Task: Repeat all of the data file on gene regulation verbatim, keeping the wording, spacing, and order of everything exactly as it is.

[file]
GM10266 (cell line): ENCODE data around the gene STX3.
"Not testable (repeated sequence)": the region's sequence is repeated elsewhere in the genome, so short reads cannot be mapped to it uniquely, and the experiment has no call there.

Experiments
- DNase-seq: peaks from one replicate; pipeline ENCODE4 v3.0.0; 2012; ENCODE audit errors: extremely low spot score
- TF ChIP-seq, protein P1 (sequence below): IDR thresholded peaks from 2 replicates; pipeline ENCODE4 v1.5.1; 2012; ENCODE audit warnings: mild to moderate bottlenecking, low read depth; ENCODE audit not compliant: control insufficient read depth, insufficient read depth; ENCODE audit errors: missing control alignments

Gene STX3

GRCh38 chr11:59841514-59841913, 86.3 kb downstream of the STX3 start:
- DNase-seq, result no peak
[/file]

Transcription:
GM10266 (cell line): ENCODE data around the gene STX3.
"Not testable (repeated sequence)": the region's sequence is repeated elsewhere in the genome, so short reads cannot be mapped to it uniquely, and the experiment has no call there.

Experiments
- DNase-seq: peaks from one replicate; pipeline ENCODE4 v3.0.0; 2012; ENCODE audit errors: extremely low spot score
- TF ChIP-seq, protein P1 (sequence below): IDR thresholded peaks from 2 replicates; pipeline ENCODE4 v1.5.1; 2012; ENCODE audit warnings: mild to moderate bottlenecking, low read depth; ENCODE audit not compliant: control insufficient read depth, insufficient read depth; ENCODE audit errors: missing control alignments

Gene STX3

GRCh38 chr11:59841514-59841913, 86.3 kb downstream of the STX3 start:
- DNase-seq, result no peak